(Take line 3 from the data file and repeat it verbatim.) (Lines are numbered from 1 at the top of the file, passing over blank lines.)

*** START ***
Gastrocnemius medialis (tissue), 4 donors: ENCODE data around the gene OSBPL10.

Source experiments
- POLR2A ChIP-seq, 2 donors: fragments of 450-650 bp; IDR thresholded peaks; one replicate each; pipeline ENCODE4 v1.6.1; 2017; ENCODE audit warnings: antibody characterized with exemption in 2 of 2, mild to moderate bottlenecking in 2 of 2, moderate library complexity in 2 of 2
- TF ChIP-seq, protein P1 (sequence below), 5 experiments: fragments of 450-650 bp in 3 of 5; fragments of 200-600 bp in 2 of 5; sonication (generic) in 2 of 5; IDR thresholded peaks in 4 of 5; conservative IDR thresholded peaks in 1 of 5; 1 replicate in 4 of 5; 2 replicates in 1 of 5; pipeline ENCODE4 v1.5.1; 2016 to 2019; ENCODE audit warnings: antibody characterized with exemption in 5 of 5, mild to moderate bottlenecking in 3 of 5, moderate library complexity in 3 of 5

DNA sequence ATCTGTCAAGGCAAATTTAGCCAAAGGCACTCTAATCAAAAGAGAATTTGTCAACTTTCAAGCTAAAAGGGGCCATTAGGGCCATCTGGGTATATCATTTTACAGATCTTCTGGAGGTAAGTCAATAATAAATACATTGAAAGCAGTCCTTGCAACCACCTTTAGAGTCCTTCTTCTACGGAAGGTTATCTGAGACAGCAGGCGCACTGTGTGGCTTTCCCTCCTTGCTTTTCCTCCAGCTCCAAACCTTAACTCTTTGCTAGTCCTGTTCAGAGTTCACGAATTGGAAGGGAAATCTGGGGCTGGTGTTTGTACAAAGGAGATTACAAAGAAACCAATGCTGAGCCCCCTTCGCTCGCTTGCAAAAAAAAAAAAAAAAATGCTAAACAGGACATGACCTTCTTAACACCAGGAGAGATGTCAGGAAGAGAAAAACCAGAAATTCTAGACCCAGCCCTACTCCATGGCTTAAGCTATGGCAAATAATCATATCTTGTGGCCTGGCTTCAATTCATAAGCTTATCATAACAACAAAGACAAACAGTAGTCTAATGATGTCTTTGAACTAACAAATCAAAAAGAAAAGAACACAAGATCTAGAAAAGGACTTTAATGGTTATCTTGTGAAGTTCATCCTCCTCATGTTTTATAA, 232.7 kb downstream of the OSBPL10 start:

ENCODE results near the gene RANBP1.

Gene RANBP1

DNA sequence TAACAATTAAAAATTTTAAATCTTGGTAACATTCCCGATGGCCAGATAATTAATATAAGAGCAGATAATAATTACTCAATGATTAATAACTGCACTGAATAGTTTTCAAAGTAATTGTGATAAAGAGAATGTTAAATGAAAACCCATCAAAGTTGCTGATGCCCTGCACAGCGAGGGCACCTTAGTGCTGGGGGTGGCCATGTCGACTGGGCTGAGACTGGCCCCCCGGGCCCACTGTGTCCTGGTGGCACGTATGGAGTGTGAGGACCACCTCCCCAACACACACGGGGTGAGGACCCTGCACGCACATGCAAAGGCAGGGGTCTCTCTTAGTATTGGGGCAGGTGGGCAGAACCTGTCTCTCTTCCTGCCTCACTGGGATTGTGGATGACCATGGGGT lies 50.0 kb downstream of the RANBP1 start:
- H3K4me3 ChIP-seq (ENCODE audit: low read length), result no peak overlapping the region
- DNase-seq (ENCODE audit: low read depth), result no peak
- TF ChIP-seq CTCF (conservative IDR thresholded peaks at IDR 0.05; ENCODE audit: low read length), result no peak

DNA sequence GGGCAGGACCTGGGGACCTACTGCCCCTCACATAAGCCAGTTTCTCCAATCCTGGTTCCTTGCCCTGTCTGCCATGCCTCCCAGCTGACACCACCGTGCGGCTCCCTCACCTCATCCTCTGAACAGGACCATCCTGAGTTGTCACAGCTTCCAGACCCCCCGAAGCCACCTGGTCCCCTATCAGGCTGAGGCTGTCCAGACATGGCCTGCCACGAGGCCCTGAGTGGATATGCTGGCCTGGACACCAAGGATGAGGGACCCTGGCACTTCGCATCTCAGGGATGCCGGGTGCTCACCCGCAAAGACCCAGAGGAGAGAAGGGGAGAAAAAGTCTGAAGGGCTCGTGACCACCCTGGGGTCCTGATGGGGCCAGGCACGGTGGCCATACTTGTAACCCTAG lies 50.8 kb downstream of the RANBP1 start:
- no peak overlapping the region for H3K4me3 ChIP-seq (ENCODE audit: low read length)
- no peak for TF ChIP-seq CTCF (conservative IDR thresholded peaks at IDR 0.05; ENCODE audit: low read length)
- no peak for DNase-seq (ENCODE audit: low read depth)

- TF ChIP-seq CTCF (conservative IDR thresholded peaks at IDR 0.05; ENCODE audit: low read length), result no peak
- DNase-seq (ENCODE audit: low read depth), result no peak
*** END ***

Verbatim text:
- POLR2A ChIP-seq, 2 donors: fragments of 450-650 bp; IDR thresholded peaks; one replicate each; pipeline ENCODE4 v1.6.1; 2017; ENCODE audit warnings: antibody characterized with exemption in 2 of 2, mild to moderate bottlenecking in 2 of 2, moderate library complexity in 2 of 2